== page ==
Friday, December 23, 2011

Being a Civic Muslim - Zaher Sahloul

Being a Civic Muslim -

By Dr. Zaher Sahloul

In a recent meeting with members from the Chicago Tribune Editorial Board, one editor commented that the paper receives very few letters from Muslim readers, while other groups are much more active in voicing their opinion on issues. He went to say that because of the absence of the Muslim voice, or words, the editorial coverage of certain events or news could tend to be skewed towards a certain ideological slant.
A 2009 landmark Gallup study titled "Muslim Americans, a National Portrait", found that only 51% of young Muslim Americans are registered to vote, which is one of the lowest percentages among young Americans surveyed. Muslim youth are less likely to volunteer, register to vote and participate in public life. This is dangerous.

The study presents our community with some difficult challenges: How can we energize our youth and our community so they become more civically engaged? Before that, what does it mean to be civically engaged and is civic engagement an Islamic priority or is it a mere luxury?

Civic engagement can be defined as working to make a difference in our communities in order to improve the quality of life for all citizens, through both political and non-political processes. A morally and civically responsible individual recognizes himself or herself as a member of a larger social fabric and considers the social problems to be at least partly his or her own; and move to address them and change the life for the better with other people or groups.

Someone may ask, "Is that part of Islam?" or "What is the correlation of being Muslim and being civically engaged?"

The Holy Quran speaks about the "best community" that is "created for mankind" ("You are the best community that hath been raised up for mankind," Quran- 3:110). In order to be the best, that community has to serve and benefit mankind. The Quran also teaches us to change our society and not to ignore social ills and warns us of the consequences if we don't act ("Beware of a tribulation that shall not affect those who are oppressed only.")

Prophet Muhammad, peace and blessings be upon him, said, Allah will continue to assist the servant as long as the servant is assisting his brother. So involvement of people in helping others is called Civic engagement. "Civic" is derived from the word "city". So civically engaged individuals are the ones who are involved in the life of his or her city.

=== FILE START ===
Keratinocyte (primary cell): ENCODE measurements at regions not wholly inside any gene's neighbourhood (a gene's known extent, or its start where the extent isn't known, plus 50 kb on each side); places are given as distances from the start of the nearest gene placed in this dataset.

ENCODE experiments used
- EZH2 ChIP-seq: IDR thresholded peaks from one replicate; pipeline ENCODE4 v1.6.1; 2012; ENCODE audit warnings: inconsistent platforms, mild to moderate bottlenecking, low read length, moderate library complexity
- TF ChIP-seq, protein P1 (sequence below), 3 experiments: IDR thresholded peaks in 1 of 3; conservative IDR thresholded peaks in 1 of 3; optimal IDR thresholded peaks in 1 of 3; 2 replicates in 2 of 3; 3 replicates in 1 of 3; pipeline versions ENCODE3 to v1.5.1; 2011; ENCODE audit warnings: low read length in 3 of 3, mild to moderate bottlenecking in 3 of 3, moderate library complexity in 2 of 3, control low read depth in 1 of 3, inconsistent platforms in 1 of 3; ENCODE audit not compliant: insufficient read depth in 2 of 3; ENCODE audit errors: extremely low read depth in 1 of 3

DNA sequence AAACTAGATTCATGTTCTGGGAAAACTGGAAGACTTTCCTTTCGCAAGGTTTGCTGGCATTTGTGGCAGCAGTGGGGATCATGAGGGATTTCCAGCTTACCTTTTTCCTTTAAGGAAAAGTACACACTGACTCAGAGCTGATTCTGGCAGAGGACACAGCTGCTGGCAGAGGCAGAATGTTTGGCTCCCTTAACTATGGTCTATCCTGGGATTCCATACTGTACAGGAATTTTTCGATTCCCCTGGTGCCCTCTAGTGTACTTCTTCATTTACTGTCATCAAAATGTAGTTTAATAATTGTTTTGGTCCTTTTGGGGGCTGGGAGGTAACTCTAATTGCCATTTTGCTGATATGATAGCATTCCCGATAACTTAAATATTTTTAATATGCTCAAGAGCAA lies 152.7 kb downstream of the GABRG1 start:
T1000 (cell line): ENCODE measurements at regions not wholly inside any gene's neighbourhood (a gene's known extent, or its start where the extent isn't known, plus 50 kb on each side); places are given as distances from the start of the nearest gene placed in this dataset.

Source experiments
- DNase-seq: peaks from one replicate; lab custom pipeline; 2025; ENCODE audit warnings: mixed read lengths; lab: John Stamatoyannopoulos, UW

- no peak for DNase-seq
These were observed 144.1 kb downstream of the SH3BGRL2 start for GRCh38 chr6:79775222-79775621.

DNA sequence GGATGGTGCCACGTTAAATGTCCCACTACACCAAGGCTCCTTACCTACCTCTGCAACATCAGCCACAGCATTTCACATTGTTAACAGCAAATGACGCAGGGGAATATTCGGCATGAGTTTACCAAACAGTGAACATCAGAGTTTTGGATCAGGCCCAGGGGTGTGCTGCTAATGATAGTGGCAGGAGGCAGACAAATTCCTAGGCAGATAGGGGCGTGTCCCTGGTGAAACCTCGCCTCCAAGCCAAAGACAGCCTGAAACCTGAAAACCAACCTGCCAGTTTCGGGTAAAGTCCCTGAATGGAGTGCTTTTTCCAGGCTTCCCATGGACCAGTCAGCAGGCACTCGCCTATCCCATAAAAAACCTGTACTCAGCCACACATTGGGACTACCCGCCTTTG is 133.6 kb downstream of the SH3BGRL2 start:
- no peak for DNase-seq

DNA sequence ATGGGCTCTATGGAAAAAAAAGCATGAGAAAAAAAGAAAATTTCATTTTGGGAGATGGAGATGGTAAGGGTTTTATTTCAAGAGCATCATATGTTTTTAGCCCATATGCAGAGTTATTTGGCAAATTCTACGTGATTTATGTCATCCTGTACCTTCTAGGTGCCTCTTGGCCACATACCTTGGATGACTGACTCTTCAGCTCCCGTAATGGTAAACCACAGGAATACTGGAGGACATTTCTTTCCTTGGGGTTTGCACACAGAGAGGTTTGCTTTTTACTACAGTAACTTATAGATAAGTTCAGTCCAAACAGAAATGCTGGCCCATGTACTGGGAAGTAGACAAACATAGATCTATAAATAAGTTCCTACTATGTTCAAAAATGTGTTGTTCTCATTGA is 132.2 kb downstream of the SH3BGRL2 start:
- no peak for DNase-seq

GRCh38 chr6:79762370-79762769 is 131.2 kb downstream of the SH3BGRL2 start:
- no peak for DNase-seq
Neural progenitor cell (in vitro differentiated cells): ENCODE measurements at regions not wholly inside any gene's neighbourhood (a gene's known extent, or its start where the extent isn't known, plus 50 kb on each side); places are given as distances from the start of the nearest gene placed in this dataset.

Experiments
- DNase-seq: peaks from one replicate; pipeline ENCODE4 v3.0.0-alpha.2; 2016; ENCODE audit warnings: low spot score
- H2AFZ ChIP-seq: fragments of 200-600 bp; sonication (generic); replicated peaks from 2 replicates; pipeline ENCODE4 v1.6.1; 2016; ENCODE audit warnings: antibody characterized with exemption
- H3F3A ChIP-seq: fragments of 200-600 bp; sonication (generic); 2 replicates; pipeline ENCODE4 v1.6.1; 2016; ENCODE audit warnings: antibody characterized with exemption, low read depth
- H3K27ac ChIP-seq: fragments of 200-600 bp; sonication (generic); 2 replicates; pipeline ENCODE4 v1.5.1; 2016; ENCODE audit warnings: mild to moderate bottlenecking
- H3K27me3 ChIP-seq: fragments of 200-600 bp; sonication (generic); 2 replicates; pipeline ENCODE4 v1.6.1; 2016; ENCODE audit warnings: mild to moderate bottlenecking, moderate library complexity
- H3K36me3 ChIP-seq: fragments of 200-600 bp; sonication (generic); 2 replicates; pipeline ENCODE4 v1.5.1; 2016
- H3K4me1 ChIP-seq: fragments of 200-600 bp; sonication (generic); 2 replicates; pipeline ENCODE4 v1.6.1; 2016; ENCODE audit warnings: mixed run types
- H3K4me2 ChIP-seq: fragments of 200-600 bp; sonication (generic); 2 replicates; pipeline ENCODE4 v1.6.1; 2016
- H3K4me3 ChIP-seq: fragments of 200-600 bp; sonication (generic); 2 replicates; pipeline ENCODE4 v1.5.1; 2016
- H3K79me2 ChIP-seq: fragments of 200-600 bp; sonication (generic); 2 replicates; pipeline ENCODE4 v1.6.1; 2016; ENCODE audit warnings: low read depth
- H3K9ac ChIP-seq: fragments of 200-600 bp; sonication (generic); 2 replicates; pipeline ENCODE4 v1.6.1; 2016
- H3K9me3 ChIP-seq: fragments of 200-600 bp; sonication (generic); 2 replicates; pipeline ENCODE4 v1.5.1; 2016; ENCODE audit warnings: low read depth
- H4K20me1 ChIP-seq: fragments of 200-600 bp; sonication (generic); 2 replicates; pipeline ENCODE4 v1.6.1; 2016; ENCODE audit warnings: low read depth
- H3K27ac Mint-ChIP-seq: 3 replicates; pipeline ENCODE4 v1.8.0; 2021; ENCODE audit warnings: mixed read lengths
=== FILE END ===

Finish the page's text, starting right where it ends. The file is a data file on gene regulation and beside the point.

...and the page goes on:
Historically, Islam was a civic religion and was synonymous with city life. Prophet Muhammad migrated from the city of Mecca to the city of Medina. Islamic civilization is associated with great cities like Damascus, Baghdad, Cairo, Cordova, Istanbul, Granada, Sarajevo, Timbuktu, Tashkent, Bukhara and many others.
One of the early Surahs (chapters) in the Quran is Chapter 90, Surah Al- Balad (the City), which starts with, "I swear by this city, and you are living in this city." The Surah then speaks about are the prerequisites of faith (He did not overcome the hurdles, and what are these hurdles, freeing of a slave, or feeding an orphan or needy in a difficult time. Then he joined those who believe and practiced patience and practiced mercy).
Before the revelation, the Prophet Muhammad, peace be upon him, was one of the main signatories of a treaty that was cosigned by many of the leaders in Mecca to promote justice and to protect the travelers, the needy, and the oppressed.

After the revelation, the Prophet worked hard to empower the powerless in the community. He knew his community very well and he understood the powerbase and the dynamics of the society. He understood that there were many injustices committed in society by certain clans or families that controlled the decision making while the poor, the slaves and the women had no say.

He organized the community from the grassroots level. He raised leaders from all ethnic communities; he made them work together toward shared vision, developed consensus and promoted shura or consultation about certain priorities. All of the close companions of our Prophet became great leaders in politics, scholarship, military and administration. He built alliances with other tribes and groups, Muslim and non-Muslim. He used the media (poetry) and made sure that the voices of the disenfranchised, women, slaves, minorities were equal to anyone else.

He empowered the whole community and changed the society around them by promoting social justice, equality and brotherhood. Women were empowered. The poor were given their share of the wealth voluntarily by the rich. The problems of the society were addressed whether they were alcoholism, violence and revenge, oppression of women and slaves, misdistribution of wealth or concentration of power within certain families or tribes.

By the time the Prophet passed away, the whole of Arabia had a paradigm shift in all aspects of life and embraced the new message of change wholeheartedly.

So the next time you read a skewed article or Op-Ed in your local newspaper about an event or a topic that concerns you, don't just blame the reporter or the editorial board.

“Don't wait for something big to occur. Start where you are, with what you have, and that will always leads you into something greater".

Pick up your laptop and write a letter to the editor. Be polite and firm and don't hesitate if your written English is not meticulous. Even if your letter is not published, it is definitely read by editors. This is one way we can be civically engaged and be better Muslims.